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March 13, 2014 – Personal income Tax 1. Minimizing income taxes and other taxes or “probate fees” payable on death. 2. Ensuring liquidity to pay taxes at death, for example, with life insurance, or by paying capital gains tax with instalments over ten years. 3. Providing an orderly transfer of assets to the next generation. 4. Delaying taxes on assets transferred to your spouse. 5. Maintaining control and management over assets transferred. 6. Protecting assets from creditors. 7. Providing income to meet retirement needs. 8. Maximizing after-tax income if disabled and authorizing someone to act on your behalf.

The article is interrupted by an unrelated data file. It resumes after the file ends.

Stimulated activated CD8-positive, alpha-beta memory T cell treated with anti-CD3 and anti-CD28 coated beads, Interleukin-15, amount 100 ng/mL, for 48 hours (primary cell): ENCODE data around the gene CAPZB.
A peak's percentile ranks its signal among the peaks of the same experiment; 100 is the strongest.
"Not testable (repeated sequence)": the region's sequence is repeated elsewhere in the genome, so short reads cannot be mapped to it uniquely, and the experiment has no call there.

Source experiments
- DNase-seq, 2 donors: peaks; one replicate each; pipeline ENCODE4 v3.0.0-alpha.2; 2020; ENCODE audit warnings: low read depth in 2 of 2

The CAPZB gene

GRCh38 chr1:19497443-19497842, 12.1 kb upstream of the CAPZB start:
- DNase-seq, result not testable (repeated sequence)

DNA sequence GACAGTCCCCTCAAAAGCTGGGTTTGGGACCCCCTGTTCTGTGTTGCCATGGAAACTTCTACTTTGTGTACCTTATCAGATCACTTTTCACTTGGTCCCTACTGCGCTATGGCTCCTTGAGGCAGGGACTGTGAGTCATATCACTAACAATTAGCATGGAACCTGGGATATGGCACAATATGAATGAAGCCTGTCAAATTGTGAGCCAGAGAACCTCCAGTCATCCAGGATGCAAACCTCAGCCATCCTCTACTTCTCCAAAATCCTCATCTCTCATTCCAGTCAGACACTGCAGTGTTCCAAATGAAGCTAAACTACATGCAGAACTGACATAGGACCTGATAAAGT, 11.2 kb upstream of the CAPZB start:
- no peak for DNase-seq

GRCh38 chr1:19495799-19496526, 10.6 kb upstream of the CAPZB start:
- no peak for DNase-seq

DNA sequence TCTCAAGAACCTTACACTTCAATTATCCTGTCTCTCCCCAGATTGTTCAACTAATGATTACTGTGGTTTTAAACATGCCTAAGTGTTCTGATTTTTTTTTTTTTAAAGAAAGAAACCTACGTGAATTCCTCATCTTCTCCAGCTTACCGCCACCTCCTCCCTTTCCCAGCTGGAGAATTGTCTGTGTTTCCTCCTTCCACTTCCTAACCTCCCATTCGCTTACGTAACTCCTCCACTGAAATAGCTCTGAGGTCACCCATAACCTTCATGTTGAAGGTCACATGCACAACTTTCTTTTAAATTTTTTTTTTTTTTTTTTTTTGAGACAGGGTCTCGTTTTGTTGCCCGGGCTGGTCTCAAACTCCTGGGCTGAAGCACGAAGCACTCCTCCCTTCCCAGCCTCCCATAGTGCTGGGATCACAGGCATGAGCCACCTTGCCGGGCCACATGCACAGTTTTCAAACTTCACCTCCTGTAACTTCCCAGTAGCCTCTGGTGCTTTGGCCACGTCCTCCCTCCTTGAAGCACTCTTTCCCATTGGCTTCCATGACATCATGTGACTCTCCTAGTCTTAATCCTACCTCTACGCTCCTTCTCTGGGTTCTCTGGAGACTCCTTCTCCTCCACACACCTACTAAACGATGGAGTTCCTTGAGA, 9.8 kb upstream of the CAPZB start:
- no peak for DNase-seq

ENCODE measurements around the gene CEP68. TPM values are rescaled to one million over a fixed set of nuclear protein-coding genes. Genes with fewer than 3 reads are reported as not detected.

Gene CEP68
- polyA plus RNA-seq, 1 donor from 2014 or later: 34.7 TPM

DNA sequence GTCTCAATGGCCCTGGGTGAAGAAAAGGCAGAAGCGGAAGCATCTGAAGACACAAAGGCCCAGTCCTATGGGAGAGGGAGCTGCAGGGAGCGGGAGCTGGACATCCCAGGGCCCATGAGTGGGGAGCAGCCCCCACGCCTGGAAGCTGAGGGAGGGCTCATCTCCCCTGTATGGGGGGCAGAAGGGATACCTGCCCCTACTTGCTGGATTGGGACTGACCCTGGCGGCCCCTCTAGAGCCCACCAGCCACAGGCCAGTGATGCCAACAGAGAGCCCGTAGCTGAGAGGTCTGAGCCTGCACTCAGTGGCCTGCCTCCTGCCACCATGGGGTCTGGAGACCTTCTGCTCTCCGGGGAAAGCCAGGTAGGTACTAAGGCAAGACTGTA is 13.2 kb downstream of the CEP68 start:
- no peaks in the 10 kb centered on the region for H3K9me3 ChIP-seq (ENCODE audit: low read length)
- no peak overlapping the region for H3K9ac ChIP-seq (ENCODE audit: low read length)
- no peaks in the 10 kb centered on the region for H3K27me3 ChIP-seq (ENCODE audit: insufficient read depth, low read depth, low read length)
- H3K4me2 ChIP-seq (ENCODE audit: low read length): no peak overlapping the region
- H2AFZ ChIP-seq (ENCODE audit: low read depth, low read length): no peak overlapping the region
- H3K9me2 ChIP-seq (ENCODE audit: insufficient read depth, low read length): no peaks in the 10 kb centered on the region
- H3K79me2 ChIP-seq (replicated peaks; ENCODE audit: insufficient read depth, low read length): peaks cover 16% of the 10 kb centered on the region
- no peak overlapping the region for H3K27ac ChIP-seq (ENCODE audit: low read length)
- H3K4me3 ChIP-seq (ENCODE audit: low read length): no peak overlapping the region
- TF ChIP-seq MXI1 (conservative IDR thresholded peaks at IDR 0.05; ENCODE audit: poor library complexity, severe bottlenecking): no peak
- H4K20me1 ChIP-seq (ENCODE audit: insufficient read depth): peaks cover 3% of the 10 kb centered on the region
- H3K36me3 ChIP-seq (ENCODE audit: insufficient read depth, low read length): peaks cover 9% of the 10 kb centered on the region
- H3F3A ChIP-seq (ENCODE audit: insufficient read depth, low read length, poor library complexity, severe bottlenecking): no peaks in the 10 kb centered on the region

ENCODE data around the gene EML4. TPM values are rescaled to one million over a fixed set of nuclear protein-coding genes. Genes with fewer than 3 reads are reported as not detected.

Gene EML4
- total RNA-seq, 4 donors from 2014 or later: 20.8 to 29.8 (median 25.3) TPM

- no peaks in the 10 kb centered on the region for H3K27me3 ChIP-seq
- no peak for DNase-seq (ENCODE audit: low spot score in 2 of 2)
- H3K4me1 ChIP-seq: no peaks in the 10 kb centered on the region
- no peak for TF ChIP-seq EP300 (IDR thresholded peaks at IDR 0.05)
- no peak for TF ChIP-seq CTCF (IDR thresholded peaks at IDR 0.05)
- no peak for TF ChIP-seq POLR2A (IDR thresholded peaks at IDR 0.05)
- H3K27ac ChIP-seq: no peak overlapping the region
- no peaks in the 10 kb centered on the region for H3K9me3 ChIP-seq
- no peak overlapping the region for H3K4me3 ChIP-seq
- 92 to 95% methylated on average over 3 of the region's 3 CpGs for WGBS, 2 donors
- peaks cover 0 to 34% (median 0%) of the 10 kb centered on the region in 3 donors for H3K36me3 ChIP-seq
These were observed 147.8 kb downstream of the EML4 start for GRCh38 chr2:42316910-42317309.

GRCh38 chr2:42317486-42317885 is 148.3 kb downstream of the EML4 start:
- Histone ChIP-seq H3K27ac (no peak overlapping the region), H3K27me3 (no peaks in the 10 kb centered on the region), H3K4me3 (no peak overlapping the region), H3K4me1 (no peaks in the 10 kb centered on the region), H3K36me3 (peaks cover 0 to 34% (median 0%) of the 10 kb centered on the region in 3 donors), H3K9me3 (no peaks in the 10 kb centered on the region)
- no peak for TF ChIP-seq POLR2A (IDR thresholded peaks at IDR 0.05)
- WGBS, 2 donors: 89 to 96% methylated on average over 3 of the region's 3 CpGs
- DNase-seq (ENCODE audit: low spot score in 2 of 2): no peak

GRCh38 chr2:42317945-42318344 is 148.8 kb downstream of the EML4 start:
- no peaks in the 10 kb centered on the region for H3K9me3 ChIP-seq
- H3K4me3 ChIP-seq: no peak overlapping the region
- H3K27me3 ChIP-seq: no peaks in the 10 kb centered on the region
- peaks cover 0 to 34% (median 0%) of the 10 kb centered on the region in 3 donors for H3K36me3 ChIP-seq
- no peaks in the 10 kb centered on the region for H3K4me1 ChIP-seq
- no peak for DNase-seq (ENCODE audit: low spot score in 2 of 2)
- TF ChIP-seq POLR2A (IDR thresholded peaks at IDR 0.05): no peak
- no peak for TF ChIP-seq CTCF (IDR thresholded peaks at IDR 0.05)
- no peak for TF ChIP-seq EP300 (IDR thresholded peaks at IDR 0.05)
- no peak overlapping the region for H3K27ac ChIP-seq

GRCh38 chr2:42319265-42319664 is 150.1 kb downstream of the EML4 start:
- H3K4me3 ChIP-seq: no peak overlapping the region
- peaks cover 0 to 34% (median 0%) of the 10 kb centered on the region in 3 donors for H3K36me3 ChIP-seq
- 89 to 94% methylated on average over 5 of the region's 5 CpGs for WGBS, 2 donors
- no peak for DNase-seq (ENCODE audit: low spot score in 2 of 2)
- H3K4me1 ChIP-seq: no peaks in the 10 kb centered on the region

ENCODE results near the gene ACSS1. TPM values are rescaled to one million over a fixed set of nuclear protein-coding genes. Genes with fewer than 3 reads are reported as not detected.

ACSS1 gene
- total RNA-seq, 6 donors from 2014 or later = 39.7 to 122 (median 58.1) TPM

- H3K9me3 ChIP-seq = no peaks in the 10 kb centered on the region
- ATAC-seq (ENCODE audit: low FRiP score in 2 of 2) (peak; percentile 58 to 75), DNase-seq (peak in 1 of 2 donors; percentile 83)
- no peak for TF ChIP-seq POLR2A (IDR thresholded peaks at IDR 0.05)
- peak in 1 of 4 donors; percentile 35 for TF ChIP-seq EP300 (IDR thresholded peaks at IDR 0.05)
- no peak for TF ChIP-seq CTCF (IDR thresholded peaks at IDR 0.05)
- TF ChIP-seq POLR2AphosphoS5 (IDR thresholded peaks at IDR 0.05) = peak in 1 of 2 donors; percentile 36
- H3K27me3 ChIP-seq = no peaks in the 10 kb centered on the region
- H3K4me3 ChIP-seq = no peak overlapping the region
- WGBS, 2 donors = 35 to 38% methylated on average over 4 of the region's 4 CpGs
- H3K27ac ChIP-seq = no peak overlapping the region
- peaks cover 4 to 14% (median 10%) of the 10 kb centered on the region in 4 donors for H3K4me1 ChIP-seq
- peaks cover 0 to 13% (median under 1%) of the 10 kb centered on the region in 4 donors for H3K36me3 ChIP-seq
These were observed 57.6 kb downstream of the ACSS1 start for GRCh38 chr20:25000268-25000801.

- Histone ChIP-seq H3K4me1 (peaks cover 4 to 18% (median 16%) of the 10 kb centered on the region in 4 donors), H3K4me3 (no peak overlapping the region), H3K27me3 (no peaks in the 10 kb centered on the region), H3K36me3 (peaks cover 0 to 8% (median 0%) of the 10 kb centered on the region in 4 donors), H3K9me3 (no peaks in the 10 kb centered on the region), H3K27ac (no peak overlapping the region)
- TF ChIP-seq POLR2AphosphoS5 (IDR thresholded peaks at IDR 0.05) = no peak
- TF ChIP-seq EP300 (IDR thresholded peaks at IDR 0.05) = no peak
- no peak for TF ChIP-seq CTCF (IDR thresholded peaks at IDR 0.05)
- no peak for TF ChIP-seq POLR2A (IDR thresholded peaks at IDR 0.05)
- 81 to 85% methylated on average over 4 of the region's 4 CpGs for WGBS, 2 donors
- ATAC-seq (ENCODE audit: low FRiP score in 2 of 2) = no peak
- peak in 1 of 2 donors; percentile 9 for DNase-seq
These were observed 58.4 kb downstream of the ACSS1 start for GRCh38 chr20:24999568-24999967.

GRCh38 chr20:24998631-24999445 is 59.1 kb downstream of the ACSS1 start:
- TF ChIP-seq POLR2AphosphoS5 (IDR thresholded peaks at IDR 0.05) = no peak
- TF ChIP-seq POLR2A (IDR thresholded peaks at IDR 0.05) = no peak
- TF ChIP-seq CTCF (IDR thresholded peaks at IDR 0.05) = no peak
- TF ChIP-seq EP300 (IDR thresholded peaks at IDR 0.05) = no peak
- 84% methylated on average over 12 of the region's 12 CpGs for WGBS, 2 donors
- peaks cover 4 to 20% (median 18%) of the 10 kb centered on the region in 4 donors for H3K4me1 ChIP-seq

What is an “estate freeze”? The purpose of estate freezing is to freeze the value of your growing assets at their current market value, so that your tax liability is established before your death, and future growth gets transferred to the next generation. You can still maintain control over the assets transferred, and receive retirement income from the assets. What is “probate”? Upon your death, your estate in Ontario may require probate, which is necessary only if third parties require confirmation that your executor has the authority to deal with your assets. Examples of assets that require probate in Ontario are real estate in Ontario and publicly traded securities. However, it only takes one asset requiring probate to make all assets governed by the same will subject to probate fees. Assets with designated beneficiaries such as life insurance, RRSPs/RRIFs, pensions, and tax-free savings accounts do not require probate. Assets held in joint ownership which pass by survivorship, and assets held in a trust, do not require probate. What is a “trust”? A trust is a relationship that is established when a person (the “settlor”) transfers property to someone (the “trustee”) for the benefit of persons (the “beneficiaries”). The uses of trusts in estate planning have both income tax and non-tax advantages, including income splitting, asset protection from creditors, and control & management of the assets through the trustee. Notice to Reader Dean Constand C.G.A. publishes this newsletter for information purposes only. Feel free to distribute to colleagues and friends. Although the material has been carefully prepared, it is not a substitute for professional advice.




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